It has been described hereinbefore that the embodiment shown in FIG. 2 of the color filter3 and the apertured discs 10,, 10 and 10;, combined gives a light reduction of one ninth relative to a standard camera (without taking into account the operation of light intensifier 5). In an R, B, G embodiment of the color filter 3 and use of two discs 10, and 10 only, the reduction factor is reduced to one seventh, which is more favorable.

FIG. 3 shows an embodiment of a camera arrangement (2-13) according to the invention in which a still smaller reduction factor occurs, references already shown in FIGS. 1 and 2 are used in the same and similar manner as in FIG. 3 and in FIG. 4 which serves for the explanation of the operation of the arrangement.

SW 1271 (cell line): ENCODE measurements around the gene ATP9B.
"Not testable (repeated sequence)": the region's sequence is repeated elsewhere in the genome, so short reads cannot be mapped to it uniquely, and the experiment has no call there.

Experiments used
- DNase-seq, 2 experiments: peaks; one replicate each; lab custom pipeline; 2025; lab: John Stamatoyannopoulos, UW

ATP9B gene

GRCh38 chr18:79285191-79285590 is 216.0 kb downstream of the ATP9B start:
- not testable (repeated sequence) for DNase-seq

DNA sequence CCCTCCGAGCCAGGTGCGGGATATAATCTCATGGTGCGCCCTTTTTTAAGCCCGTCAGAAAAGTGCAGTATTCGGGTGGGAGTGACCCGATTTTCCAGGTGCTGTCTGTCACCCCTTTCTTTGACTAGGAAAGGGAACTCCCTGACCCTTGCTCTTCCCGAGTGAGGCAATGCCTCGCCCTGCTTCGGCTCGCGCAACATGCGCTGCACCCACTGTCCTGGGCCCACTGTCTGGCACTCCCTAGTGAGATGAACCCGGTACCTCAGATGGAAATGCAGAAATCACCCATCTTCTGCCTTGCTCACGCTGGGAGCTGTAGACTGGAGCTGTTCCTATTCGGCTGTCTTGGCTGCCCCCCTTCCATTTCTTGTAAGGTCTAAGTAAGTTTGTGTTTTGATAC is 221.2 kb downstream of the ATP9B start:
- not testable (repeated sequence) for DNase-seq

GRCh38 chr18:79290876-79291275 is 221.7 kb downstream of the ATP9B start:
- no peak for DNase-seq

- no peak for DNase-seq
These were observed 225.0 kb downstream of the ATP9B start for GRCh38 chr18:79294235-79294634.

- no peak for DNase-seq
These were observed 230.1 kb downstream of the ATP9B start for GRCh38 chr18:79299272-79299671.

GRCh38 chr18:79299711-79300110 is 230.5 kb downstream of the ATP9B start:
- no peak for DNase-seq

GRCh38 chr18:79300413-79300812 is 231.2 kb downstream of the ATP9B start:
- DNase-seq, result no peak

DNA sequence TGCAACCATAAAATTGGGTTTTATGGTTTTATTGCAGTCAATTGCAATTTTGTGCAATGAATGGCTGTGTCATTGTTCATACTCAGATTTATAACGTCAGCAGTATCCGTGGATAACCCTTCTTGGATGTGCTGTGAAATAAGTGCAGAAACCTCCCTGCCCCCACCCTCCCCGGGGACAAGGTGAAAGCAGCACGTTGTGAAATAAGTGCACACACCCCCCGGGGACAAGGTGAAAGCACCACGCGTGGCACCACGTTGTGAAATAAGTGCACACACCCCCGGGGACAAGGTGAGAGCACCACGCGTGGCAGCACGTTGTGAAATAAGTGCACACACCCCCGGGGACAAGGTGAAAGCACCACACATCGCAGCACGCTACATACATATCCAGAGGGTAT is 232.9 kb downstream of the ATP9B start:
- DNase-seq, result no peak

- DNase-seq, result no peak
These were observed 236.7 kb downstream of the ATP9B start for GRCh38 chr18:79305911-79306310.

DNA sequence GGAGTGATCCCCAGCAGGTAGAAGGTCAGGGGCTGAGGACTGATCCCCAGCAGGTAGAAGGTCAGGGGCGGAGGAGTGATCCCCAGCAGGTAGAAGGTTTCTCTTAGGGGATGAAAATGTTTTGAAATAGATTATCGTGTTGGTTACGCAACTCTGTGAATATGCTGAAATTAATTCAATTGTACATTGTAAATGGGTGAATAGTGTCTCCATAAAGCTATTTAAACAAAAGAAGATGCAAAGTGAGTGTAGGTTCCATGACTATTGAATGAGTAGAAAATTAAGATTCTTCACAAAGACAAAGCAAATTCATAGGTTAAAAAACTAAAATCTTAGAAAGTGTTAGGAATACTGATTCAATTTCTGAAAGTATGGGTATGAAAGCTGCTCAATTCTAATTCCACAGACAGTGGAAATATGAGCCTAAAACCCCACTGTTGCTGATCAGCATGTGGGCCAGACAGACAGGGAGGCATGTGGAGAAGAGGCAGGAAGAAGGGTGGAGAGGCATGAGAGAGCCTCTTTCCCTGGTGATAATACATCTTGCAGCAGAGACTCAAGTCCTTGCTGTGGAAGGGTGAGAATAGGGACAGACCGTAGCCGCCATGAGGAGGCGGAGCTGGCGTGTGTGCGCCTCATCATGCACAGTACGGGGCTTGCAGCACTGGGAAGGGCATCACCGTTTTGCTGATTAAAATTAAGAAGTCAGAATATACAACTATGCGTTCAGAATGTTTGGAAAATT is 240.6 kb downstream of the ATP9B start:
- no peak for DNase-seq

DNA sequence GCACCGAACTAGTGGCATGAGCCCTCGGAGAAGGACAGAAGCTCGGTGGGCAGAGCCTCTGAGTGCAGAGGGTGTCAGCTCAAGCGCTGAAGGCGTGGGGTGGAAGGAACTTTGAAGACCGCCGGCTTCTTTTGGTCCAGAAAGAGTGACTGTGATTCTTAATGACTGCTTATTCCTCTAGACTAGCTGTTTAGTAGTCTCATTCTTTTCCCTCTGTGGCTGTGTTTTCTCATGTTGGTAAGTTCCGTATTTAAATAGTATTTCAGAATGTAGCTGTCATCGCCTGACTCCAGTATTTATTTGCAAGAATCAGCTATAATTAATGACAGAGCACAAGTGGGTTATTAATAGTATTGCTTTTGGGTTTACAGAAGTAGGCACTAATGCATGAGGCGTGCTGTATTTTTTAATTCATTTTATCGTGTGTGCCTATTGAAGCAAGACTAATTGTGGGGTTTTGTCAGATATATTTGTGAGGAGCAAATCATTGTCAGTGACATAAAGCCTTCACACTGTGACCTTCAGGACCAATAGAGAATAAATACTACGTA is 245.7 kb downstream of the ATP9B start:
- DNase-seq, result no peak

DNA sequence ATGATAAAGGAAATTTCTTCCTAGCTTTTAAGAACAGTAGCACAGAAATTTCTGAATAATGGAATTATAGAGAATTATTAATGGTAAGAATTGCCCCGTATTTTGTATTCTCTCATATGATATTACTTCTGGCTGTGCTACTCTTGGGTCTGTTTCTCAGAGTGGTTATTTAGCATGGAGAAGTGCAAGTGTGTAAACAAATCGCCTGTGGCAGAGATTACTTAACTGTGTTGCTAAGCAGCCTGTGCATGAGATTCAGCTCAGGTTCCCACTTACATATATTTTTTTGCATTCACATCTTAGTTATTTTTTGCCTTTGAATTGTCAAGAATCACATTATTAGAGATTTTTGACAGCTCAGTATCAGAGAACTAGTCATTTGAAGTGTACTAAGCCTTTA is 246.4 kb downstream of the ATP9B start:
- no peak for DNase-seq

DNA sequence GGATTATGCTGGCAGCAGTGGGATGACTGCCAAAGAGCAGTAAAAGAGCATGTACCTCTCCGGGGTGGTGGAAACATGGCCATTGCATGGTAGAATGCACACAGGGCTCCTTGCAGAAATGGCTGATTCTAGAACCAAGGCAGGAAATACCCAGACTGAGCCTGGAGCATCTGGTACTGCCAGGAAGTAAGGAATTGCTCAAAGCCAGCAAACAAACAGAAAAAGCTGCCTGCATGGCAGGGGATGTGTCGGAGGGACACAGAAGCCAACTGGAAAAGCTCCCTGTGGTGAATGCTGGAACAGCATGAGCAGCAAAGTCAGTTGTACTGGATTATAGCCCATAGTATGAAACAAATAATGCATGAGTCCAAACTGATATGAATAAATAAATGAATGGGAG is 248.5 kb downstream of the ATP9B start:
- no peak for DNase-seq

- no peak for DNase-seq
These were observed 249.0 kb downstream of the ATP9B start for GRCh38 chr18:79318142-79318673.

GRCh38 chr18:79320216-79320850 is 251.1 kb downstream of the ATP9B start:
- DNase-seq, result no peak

In FIG. 3 the system 8 of lenses is directly followed by an operating disc 10., which is formed according to FIG. 4 with completely reflecting, specular parts (not shaded) on the protruding parts. When a protruding part is present in the light L, this light is reflected to a camera tube 12., through the disc 10., provided at an angle of, for example, 45 and being rotated by a synchronized (signal S) motor 11 A second disc 10 which is rotated by a synchronized motor 11 follows disc 10,. When the light L passes disc 10., and is incident on a protruding, specular part of disc 10 the light is reflected to a camera tube 12 As the embodiment and the position of the discs 10., and 10 in FIG. 4 show, it is alternatively possible for the light L to pass the disc 10,-, and then be incident on a camera tube 12 A comparison of the positions of colour filter 3 and discs 10., and 10,-, in FIG. 4 will explain the operation of the camera arrangement. The light L which is generated by the light intensifier 5 and which corresponds to the red light R originating from the scene 1 is processed through the disc 10., by the camera tube 12 so that a terminal 13 conveys the color signal R. The light L which corresponds to the blue light B of the scene I reaches the camera tube 12 by means of the disc 10;, so that a terminal 13,-, conveys the color signal B. The white light Y originating from scene I passes the two discs 10., and 10;, so that a terminal 13 at camera tube 12 conveys the signal Y.